DevKinsta: Initial Thoughts and Feedback

I’ve used a variety of local development environments over the years and some of them have done a decent job – but none of them have been the one. Back in January when I first saw DevKinsta announced over on WP Tavern I was excited to give it a try. I’ve finally tried it and wanted to share some thoughts and feedback on DevKinsta.

Installation (on Windows)

DevKinsta uses Docker to containerize the various services DevKinsta launches. Docker utilizes Windows Subsystem for Linux 2 (WSL2) under the hood which is part of the Windows Operating System. You’ll need to install it and Docker if you haven’t already.

The official documentation suggests you need to have Hyper-V and Containers enabled in Windows Features (Settings–>Control Panel–>Programs and Fetaures–>Turn Windows features on or off) but I have neither enabled on my system. All I have installed on my system is the Virtual Machine Platform and Windows Subsystem for Linux.

Once you have WSL2 and Docker installed and enabled you can actually install Kinsta. The Kinsta portion is straightforward.

First Installation Screen

Kinsta installs itself in Users\{user}\AppData\Local\Programs\DevKinsta which still seems a bit weird to me. But I’ve seen other apps doing this as well. I’m not a huge fan of having so many places to look for installation applications (above, Program Files, Program Files (x86), AppData\Roaming, etc.) but I’m guessing this is the new and Microsoft sanctioned way of doing things?

Choose the location for DevKinsta to install.

Once the install is complete you see the completed screen and can run DevKinsta. Woohoo!

The Completed Install Screen for DevKinsta

Running DevKinsta for the First Time

The first time you launch DevKinsta it will take a while to launch (I’m guessing at least several minutes for most folks). This is because DevKinsta is downloading the images it uses with Docker…and I do mean images plural: devkinsta_fpm, devkinsta_db, devkinsta_nginx, devkinsta_mailhog, and devkinsta_adminer (that’s five images if you weren’t counting).

DevKinsta Downloading Images. 1 / 5 indicates it is on the first of the 5 images.

After this first time things move much more quickly. The normal loading screen you’ll see is gone in a flash. I expect there will still be occasional slowish starts as Kinsta makes changes to the underlying images and these changes need to be applied to the containers running on each of our local systems.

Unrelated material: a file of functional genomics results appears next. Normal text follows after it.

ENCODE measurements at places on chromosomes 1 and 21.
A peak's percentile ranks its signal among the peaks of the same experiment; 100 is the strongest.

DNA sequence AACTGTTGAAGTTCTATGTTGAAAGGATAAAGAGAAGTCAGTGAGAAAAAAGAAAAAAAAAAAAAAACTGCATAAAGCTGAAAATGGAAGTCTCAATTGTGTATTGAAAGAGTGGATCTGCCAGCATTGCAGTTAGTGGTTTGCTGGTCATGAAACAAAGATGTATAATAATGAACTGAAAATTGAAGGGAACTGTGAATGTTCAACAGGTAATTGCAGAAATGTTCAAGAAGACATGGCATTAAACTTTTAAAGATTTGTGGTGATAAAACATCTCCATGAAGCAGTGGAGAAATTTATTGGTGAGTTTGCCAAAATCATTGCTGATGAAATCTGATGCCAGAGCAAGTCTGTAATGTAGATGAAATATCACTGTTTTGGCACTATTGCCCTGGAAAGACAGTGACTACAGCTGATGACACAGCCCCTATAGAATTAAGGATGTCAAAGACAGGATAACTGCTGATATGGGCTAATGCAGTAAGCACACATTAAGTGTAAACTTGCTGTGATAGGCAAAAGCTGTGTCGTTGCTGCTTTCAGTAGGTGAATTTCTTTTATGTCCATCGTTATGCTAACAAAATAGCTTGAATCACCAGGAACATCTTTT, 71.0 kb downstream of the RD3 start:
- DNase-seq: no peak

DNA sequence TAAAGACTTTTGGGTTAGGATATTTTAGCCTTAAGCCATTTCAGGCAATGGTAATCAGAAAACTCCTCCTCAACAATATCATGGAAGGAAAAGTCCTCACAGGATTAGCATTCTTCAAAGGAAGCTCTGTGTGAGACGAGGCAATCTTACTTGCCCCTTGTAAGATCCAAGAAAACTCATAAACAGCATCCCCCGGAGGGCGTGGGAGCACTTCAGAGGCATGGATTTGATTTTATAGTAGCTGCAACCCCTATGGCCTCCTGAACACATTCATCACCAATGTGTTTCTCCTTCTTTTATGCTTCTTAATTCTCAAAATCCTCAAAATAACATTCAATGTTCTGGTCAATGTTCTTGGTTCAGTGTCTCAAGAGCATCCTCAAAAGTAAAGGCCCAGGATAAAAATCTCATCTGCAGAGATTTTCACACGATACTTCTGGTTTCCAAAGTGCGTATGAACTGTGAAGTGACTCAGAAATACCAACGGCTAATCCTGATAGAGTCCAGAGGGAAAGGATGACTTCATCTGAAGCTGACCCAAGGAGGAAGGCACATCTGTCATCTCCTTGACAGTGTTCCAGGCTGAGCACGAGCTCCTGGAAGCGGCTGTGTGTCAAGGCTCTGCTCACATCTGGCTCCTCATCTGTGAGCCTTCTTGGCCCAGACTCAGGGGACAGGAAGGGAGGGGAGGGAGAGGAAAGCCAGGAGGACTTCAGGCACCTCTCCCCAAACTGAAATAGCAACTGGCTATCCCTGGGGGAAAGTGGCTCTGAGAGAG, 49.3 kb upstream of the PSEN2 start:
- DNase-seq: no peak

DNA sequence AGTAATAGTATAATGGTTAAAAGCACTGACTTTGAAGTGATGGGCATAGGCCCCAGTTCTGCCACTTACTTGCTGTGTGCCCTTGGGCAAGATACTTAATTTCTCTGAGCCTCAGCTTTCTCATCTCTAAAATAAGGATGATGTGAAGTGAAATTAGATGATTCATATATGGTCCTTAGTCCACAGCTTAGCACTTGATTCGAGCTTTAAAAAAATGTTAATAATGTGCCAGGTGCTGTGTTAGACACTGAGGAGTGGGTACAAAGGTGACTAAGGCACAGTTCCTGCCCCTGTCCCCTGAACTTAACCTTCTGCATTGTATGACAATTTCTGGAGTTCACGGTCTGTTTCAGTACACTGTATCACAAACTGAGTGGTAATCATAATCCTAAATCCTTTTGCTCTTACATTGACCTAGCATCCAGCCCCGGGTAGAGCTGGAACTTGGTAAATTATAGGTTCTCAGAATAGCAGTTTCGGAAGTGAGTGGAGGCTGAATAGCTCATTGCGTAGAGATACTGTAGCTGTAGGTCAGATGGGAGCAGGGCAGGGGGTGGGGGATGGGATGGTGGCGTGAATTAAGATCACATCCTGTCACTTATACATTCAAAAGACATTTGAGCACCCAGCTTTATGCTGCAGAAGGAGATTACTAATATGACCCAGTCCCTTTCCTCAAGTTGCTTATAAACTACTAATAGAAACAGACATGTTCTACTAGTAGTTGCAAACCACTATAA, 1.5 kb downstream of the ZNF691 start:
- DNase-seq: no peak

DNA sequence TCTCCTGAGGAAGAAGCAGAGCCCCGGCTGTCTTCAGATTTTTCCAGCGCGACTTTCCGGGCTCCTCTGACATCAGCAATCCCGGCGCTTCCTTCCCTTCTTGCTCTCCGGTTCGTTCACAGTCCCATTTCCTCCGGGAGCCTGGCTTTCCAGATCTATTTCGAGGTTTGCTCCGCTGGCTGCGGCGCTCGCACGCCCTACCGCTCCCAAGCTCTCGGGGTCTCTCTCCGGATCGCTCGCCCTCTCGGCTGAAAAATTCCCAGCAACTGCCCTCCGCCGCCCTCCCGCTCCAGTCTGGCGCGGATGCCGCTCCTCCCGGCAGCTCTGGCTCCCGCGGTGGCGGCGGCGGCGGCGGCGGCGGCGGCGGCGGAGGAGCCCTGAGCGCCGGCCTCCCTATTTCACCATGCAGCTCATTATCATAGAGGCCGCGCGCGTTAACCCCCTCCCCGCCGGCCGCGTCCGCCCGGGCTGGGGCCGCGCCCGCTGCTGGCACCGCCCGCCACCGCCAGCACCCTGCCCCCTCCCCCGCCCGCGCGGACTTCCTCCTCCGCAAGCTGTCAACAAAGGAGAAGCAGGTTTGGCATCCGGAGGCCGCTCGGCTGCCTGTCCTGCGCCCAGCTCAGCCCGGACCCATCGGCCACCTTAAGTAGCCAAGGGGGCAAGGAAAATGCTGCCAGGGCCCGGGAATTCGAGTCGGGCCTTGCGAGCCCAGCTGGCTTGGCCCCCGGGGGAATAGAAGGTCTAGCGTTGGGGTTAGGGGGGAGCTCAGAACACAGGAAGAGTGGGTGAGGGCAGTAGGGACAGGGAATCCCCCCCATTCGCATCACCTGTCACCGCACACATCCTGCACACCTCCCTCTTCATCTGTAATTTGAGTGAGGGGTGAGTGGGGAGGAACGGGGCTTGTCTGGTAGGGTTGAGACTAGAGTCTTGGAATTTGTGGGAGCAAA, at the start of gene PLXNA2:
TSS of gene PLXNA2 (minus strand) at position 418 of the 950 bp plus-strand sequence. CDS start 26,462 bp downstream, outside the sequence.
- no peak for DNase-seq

Your Day-to-Day DevKinsta Loading Screen

Creating a New Site

Once DevKinsta is loaded you are provided with a slick UI and three big options: New WordPress site, Import from Kinsta, and Custom site.

The Create New Site Screen

Adding a new site is extremely simple. Give the site a name and provide a username and password and Kinsta takes care of the rest.

New WordPress Site Screen

Note that Kinsta is making all the decisions for you if you take this route. If you need to customize your install you’ll use the Custom Install option. Using this option you can choose a PHP version, enable HTTPS, select a specific WordPress version, create a Multisite and so on. Still pretty simple and straightforward.

Custom Site Screen in DevKinsta

The Docker Warning

At some point you’ll be warned by Docker that Docker has detected Windows files being shared into a WSL 2 container and that this may result in poor performance.

Lets break that down a little. Windows Subsystem for Linux 2 is a Windows component that provides a light Linux installation. Docker uses WSL 2 when creating containers. If you mount files from your Windows filesystem to the container (which is utilizing WSL 2) the speeds deteriorate. You really want to have your files mounted inside of the container.

I usually spin up containers from within WSL to avoid this problem but Kinsta didn’t. Why not? Because Kinsta wants you to be able to browse and edit those files in your native Windows filesystem and when they are inside the container they are available on the Linux filesystem and not the Windows filesystem.

Now technically that isn’t entirely true. You can setup a network share from which you can access files within your Linux container, but that all is a bit messy. Maybe someday they’ll add an option that allows you to have the files reside in the container rather than on the Windows side and we’ll see some performance boost, but I understand why they did it this way.

Docker Warning About Using Windows Files in WSL 2 Container

The Individual Site Dashboard

Once the setup of your new site is complete you get a nice dashboard that allows you to manage your site.

Most of the Site Dashboard Screen
The rest of the Site Dashboard Screen

You can see the features yourself so let me just point out a few of the highlights:

  • You can quickly open the site frontend or backend (WP Admin).
  • The Database Manager (Adminer) is easily accessible.
  • The site host provides the URL and the site path provides the file system location of your site.
  • You can toggle SSL/HTTPS on.